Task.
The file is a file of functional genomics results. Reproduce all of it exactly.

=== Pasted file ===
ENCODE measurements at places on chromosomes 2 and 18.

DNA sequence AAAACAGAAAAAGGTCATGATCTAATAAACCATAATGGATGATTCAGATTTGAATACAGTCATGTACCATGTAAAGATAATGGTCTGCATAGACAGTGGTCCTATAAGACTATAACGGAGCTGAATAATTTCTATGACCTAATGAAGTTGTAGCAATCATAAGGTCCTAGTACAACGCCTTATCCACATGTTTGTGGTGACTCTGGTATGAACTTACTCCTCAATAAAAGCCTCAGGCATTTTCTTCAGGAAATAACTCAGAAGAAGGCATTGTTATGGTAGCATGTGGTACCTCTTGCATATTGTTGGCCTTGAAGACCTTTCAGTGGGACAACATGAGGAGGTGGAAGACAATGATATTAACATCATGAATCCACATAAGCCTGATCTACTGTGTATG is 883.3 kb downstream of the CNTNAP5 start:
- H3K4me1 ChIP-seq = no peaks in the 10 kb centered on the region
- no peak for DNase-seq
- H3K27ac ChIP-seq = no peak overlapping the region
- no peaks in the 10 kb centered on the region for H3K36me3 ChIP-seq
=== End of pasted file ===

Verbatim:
ENCODE measurements at places on chromosomes 2 and 18.

DNA sequence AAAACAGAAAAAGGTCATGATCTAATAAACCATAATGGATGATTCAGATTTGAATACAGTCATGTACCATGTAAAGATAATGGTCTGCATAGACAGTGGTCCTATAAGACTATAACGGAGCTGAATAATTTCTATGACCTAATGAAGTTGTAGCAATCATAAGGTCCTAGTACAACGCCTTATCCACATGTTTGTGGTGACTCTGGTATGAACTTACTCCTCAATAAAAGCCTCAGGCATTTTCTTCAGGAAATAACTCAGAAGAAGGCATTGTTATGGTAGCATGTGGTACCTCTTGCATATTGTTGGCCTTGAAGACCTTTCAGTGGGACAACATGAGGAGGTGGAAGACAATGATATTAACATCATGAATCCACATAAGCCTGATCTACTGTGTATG is 883.3 kb downstream of the CNTNAP5 start:
- H3K4me1 ChIP-seq = no peaks in the 10 kb centered on the region
- no peak for DNase-seq
- H3K27ac ChIP-seq = no peak overlapping the region
- no peaks in the 10 kb centered on the region for H3K36me3 ChIP-seq